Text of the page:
In 2002, I started my current HIV treatment regimen—and went from a viral load in the hundreds of thousands and a CD4 count of 13 to undetectable with a CD4 count of around 500. But then I had to fight through the side effects. The nausea went away, but a feeling of fatigue persisted. I literally didn’t have the energy to go to the bathroom.
the good doctor
Prior to meeting my current doctor, David Malebranche, doctors would just hand me a prescription. Dr. M actually listened to me, so I felt like I could listen to him too. First he gave me the good side, telling me these drugs could bring my viral load down. He asked me questions about whether I worked or was in school. He suggested taking the meds at bedtime so I could sleep through the side effects, and I experienced minimal dizziness during the day.
the fatigue fix
Dr. M said we could try other treatment options. But other meds still had the possibility of gastrointestinal side effects, which I hated, so I decided to stick with the regimen. We discussed different ideas for the fatigue, like exercise and medication; yoga was the route I chose. I started on my own with a beginner’s book. After my first session, I fell asleep! Then I woke up feeling good. I go to free classes twice a week, walk through the park a lot and sometimes jog. Exercise gives me energy and strength.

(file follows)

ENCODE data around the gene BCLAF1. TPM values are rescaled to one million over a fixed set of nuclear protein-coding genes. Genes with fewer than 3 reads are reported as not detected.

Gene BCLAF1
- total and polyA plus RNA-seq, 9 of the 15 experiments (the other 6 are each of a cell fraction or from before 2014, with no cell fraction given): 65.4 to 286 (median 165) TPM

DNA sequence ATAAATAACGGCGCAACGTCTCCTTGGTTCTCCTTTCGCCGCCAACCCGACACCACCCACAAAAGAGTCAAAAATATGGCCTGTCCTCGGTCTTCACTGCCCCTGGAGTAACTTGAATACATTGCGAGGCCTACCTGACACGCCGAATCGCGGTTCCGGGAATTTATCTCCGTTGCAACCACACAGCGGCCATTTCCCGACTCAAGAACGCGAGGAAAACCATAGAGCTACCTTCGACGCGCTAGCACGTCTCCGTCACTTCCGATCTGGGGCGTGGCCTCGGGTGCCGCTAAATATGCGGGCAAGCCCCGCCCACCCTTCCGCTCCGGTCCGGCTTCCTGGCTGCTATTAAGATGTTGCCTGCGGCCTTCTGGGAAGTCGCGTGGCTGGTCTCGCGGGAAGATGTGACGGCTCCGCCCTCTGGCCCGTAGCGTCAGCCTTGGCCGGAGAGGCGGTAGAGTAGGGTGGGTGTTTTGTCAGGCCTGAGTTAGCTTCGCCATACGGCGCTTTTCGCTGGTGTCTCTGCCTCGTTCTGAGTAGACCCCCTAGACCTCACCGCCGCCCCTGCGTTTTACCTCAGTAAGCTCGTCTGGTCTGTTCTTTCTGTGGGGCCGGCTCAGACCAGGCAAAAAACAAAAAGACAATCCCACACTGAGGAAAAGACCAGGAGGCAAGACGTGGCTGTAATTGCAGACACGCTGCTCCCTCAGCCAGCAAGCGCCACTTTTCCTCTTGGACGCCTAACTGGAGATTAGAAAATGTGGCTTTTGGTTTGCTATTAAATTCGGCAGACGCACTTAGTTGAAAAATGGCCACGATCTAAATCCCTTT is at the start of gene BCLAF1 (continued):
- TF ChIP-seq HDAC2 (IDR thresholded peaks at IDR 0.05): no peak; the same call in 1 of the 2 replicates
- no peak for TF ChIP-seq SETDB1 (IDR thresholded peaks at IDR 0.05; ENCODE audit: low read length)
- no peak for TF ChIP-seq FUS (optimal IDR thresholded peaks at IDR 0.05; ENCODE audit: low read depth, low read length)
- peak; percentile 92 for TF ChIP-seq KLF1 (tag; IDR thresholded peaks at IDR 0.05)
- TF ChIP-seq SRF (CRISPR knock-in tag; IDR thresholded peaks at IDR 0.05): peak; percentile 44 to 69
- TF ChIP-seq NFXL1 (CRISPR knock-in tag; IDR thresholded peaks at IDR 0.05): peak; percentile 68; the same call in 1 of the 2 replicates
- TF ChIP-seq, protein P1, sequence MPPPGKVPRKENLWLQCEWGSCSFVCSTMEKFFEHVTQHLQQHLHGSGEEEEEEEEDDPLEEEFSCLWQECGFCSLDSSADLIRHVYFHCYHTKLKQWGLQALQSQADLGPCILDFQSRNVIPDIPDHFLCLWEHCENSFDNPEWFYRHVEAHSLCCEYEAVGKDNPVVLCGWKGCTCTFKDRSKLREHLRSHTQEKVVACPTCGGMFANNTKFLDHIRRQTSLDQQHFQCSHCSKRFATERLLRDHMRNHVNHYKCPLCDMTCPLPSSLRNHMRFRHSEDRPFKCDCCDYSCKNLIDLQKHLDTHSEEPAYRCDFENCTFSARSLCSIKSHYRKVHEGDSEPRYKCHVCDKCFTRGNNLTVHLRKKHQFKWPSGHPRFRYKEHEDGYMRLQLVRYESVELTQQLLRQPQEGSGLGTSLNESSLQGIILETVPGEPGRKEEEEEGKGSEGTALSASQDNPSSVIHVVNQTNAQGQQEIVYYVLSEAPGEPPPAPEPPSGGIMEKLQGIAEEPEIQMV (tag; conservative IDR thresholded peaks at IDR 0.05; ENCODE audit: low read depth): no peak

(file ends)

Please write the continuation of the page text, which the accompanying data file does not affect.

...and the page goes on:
No Ways Tired
Feeling wiped out by fatigue? Here’s what you can do
why it’s important to address it
Exhaustion, sleepiness or lack of energy affect over half of folks living with HIV. Not only does it screw up your quality of life, it can also mess with your ability to take meds on time.
what causes it
Insufficient rest and exercise or innapropriate diet can break your flow. Other causes include anxiety, depression, substance use (including alcohol, tobacco and recreational drugs) and low testosterone levels in both men and women. Another culprit: anemia, in which your red blood cells don’t function adequately, resulting in less oxygen delivery. Anemia has many causes; it is sometimes a side effect of AZT (found in Retrovir, Combivir and Trizivir).
what to say to your doc
Be honest about how you feel. Lifestyle factors—like working (or partying) too hard or not getting enough exercise—may be slowing you down. Also, be sure to ask for blood tests to check your testosterone level and red blood cells.
Once you know the source, you and doc can talk strategy. Lifestyle options include eating healthier, treating depression and cutting down on drinking, smoking or drugging. If HIV meds are the cause of anemia, switching regimens may be an option, or adding an anemia drug like Procrit. Treating fatigue directly with Provigil (modafinil) has shown promise.